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Table 1. Familial Cortical Tremor/Myoclonus Syndromes

ADCME Autosomal dominant cortical myoclonus and epilepsy
BAFME Benign adult familial myoclonic epilepsy
Crt Tr Cortical tremor
FAME Familial adult myoclonic epilepsy
FCMT Familial cortical myoclonic tremor
FCMTE Familial cortical myoclonic tremor with epilepsy
FCTE Familial cortical tremor with epilepsy
FEME Familial essential myoclonus and epilepsy
FMEA Familial benign myoclonus epilepsy of adult onset
HTE Heredofamilial tremor and epilepsy

Table 2. Described Pedigrees (2011–2017) with Core Disease Characteristics

Descent Genetics Origin, # Family Clinical features Electrophysiology Imaging (cases) Additional Symptoms, Other Findings
Myoclonus Seizures Seizure Type JLA Giant SEP LLR EEG

Abbreviations: A, Absence; ACMSD, Aminocarboxymuconate Semialdehyde Decarboxylase; ADL, Activities of Daily Living; ADRA2B, α2-Adrenergic Receptor Subtype B; AED, Anti-epileptic Drug; CA, Clinical Anticipation; CP, Complex Partial; EEG, Electroencephalography; ET, Essential Tremor; F, Focal; fMRI, Functional Magnetic Resonance Imaging; G, Generalized; G-E, Generalized Epileptiform; giant SEP, Giant Somatosensory Evoked Potential; GTC, Generalized Tonic–Clonic; HLA, Humane Leukocyte Antigen; JLA, Jerk Locked Back Averaging; LLR, Long Latency Reflex; JME, Juvenile Myoclonic Epilepsy; M, Myoclonic/Myoclonus; maj, Majority; MRS, Myoclonus Rating Scale; n, Number; n.a., No Abnormalities; n.d., Not Done; Ph, Photosensitivity; PLA2G6, Phospholipase A2 Group 6; PMR, Photomyoclonic Response; PPR, Photoparoxysmal Response; PRA, Paroxysmal Rate Abnormalities; PSG, Partial Secondarily Generalized; PSW, Polyspike-Wave Complexes; S, Seizures; SLC30A8, Solute Carrier Family 30 (zinc transporter), Member 8; Sp, Spikes; Sw, Slow Waves; SW, Spike Wave Complexes; TLE, Temporal Lobe Epileptiform; TMS, Transcranial Magnetic stimulation; UBR5, Ubiquitin Protein Ligase E3 Component n-Recognin 5; +, Abnormal; –, Normal; # family, Number of Described Families; ?, Not Known.

Insufficient information on new pedigrees (n: number) and could therefore not be added to Table 2 n:3, France29; n:7, Japan19,20; n:3, Italy13; 19 patients60.

Age at Onset mean and (range)
Asian 8q, SLC30A8 Chinese, 127 26 (13–36) 34 (29–40) GTC n.d. + + n.a. n.a. (1) No CA; M lower limbs (n:2)
8q, UBR5 Japanese, 158 ? ? G n.d. n.d. n.d. n.d. n.a. (1) M worse aging
22q, PLA2G6 Chinese, 147 29 (21–38) 39 (36–46) G, GTC, Ph n.d, + + PSW, PMR n.a. (1) M rest; Head; Lower limbs (n:1)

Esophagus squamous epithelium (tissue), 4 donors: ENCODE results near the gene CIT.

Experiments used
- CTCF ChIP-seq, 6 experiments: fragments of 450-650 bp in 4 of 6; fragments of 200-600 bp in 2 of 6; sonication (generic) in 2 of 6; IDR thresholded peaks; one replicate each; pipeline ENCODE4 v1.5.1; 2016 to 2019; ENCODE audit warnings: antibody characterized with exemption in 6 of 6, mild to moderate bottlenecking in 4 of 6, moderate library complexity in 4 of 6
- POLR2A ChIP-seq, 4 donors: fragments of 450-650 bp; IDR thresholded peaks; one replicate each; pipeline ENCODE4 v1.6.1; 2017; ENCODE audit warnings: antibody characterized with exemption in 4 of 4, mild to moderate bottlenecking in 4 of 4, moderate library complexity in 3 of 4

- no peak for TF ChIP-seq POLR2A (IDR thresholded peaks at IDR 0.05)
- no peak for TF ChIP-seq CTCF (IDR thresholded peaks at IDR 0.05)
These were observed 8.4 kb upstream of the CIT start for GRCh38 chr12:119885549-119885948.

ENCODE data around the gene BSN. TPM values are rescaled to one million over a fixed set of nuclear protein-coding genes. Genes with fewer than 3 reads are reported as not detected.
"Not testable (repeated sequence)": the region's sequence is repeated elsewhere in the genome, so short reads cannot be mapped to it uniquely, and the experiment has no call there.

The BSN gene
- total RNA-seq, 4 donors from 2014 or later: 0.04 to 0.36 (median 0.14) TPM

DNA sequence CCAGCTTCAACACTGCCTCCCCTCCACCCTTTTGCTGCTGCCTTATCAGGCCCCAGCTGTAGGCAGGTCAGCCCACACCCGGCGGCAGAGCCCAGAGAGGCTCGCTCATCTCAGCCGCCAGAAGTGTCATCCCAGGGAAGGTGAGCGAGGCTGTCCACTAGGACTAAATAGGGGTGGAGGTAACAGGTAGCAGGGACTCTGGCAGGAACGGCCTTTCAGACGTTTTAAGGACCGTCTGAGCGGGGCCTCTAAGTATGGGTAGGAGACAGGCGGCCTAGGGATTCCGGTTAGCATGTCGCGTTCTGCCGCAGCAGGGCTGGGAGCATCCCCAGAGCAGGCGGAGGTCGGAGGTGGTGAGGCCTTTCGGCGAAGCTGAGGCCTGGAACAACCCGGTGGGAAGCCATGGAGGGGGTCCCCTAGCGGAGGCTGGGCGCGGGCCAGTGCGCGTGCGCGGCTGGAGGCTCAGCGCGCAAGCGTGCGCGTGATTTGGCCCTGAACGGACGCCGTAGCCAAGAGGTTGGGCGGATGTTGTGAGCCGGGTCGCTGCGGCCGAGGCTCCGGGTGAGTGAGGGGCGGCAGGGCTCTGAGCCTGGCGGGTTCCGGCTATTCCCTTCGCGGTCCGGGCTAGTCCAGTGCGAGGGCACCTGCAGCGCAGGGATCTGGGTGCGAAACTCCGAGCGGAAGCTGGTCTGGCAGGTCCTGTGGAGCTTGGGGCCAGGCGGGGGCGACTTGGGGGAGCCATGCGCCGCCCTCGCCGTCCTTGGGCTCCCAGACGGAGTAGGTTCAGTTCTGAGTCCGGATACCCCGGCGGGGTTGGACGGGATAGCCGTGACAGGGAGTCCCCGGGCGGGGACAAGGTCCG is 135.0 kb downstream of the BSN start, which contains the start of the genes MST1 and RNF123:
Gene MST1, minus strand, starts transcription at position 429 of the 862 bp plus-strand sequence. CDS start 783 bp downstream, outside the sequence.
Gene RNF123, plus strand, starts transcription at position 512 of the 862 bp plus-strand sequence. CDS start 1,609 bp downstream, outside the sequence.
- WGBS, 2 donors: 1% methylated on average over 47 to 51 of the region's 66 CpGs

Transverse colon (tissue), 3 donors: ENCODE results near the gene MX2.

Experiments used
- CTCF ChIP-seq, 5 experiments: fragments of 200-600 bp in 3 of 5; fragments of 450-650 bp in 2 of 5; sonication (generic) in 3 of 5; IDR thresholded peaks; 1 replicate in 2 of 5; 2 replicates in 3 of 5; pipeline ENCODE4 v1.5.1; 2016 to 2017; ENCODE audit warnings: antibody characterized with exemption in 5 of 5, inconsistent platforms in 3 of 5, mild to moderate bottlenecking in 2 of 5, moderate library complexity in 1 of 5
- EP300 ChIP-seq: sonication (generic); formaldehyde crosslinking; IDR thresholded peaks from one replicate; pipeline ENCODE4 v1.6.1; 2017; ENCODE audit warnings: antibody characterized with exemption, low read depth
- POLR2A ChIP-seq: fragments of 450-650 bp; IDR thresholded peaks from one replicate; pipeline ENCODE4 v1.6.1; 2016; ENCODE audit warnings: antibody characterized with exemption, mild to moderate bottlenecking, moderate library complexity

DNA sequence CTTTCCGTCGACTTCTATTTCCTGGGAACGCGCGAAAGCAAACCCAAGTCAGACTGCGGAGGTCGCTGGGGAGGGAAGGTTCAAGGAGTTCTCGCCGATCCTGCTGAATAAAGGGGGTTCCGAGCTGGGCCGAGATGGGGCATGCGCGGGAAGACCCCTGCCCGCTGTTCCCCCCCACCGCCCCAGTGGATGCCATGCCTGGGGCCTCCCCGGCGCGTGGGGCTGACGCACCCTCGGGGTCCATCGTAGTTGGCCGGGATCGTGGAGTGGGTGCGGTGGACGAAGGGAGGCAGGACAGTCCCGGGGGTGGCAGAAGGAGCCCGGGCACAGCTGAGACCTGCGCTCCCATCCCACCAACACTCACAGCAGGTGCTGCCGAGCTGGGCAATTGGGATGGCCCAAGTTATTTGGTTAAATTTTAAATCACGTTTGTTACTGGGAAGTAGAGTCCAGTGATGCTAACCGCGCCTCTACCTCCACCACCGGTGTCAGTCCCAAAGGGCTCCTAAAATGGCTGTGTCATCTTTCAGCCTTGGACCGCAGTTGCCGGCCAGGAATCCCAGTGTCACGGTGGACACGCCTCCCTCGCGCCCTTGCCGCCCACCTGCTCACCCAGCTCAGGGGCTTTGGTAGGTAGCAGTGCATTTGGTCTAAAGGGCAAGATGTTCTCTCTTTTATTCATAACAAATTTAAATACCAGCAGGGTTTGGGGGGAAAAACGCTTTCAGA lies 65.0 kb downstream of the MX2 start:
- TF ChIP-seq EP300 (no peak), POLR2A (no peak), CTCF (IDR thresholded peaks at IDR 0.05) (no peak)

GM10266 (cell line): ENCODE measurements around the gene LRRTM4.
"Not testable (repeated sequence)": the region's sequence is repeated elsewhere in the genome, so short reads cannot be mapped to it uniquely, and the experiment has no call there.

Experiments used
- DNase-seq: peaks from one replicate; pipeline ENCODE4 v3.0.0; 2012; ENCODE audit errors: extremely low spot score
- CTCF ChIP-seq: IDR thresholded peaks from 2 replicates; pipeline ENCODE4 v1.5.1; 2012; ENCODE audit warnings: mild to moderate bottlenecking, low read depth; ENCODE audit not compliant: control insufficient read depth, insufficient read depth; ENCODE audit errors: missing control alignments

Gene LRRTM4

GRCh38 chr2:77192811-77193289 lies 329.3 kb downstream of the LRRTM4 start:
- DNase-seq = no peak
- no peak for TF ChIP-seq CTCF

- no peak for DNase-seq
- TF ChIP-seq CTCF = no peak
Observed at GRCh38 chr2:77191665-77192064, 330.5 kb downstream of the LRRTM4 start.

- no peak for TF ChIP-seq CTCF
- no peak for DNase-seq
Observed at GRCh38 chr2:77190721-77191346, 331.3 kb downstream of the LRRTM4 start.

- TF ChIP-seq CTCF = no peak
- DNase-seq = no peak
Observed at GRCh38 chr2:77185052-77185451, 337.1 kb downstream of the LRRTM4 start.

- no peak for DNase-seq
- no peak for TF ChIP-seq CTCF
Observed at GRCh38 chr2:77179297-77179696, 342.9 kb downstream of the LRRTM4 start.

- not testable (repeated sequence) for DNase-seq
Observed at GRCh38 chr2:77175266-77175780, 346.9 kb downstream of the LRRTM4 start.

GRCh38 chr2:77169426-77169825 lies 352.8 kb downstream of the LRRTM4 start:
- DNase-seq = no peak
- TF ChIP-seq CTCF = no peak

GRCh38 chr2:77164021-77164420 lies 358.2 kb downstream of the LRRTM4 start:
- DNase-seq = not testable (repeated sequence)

5p Chinese, 240,41 >18 > 30 G, GTC, Ph n.d. + n.d. PSW, PRA n.d. Non-progressive; Headache
3q Thai, 143 19 (10–33) 25 (19–33) G, GTC + + + PSW, SW, PPR, PMR n.d. Early-onset seizures
8q, n.d. Chinese, 921 31 (15–59) 36 (19–64) GTC, Ph n.d. + + G-E, Sp, Sw n.d. S before M (n:5); Headache; M worse aging;
Higher severe M, AED use Night blindness; Mild cognitive decline; CA
n.d. Chinese, 155 30 (20–40) 39 (28–48) GTC n.d. n.d. n.d. E, Sp, Sw + (7) Rest fMRI abnormalities
n.d. Indian, 4856 25 maj (14–40) GTC, CP, Ph n.d. + n.d. PSW, F, PPR n.a. (48) Anxiety (83%); Unique HLA Nadar community
Seizures possibly first symptom 48%
n.d. Indian, 157 >15 ? GTC n.d. n.d. n.d. PSW, Sw, PPR n.a. (3) Cognitive decline; M axial; M worse aging
European 2p Italian, 117 28 (19–40) 34 (5–63) GTC, M, Ph + + + G-E, PSW, Sw, PPR n.a. (?) Psychiatric comorbidity; M worse aging;
Gait disability; Cognitive decline (n:2); Migraine;
TMS reduction rest motor threshold
2p New Zealand/Australia, 116 Median 15 (4–60) Median 44 (18–76) GTC, F + + + PSW, PMR n.a. (7), + (1) Migraine; M head, legs, ‘drop attacks’; M worse aging;
European ancestors Severe M before S around sleep onset
2p, ACMSD Spain, 148 >17 (17–23) 19 (17–22) GTC, PSG n.d. + + PSW, PPR + (2) Parkinsonism (n:1); Cognitive decline (n:1);
M, Ph Mild ataxia unaffected patient (n:1)
2p, ADRA2B Italian, 146 (18–50) ? GTC, CP, F + + + G paroxysmal activity n.a. (3) Cognitive imparity (n:1); Age-related dementia
n.d. South Africa, 158 16 (12–20) 39 (30–45) GTC n.d. + + G-E, TLE, PSW n.d. ADL and MRS affected by M severity;
European descent Gait dysfunction; Facial M (n:2); M worse aging;
No (ataxia/cognitive decline) after 30 years
n.d. Turkish, 118 > 13 (13–16) > 17 (14–17) GTC, F, A, M n.d. + n.d. n.a. (3) Frequent M seizures (1× month); Migraine;
Higher than ET and JME Drop attacks; Psychiatric comorbidity

Table 3. Described Pedigrees (up until 2011) with Core Disease Characteristics1

Descent Genetics Origin, # Family Clinical features Electrophysiology Structural Additional Symptoms, Other Findings Summary
Tremor, Myoclonus Seizures Seizure Type JLA giant SEP LLR EEG Imaging (cases) PA (cases)

Abbreviations: Abs, Absence; atr, Atrophy; CM, Cortical Myoclonus; CP, Complex Partial; CTNND2, Catenin Delta 2; EEG, Electroencephalography; excl, Excluded; G, Generalized; GPA, Generalized Paroxysmal Activity; giant SEP, Giant Somatosensory Evoked Potential; GTC, Generalized Tonic–Clonic; inf, Infarct; JLA, Jerck Locked Back Averaging; LLR, Long Latency Reflex; maj, Majority; M, Myoclonic; n.a., No Abnormalities; n.d., Not Done; PA, Pathology; Ph, Photosensitivity; PMR, Photomyoclonic Response; PPR, Photoparoxysmal Response; PSW, Polyspike-Wave Complexes; PS, Partial Seizures; Sp, Spikes; SW, Spike-Wave Complexes; TMS, Transcranial Magnetic Stimulation; +, Abnormal; –, Normal; #, Number Of Described Families; ?, Not Known.

1The table was originally published in our previous review.1 We have added the table to the manuscript with minimal changes.

Age at Onset (mean)
Asian 8q Japanese, 524,25 18–45 ? GTC + + + G-PSW, PPR, atr (3) n.a. n.d. Classical phenotype
maj >30 PSW, PMR (>14) Age at onset at adulthood
Infrequent seizures
n.d. Japanese, 3557,68,69,83,99104 16–70 17–54 GTC, Ph + + + PSW, PPR, SW, Sp atr (3) n.a. (25) n.a. (4) Rare: night blindness, No other neurological signs
maj >25 maj >30 inf (11) behavioral arrest Electrophysiological abnormalities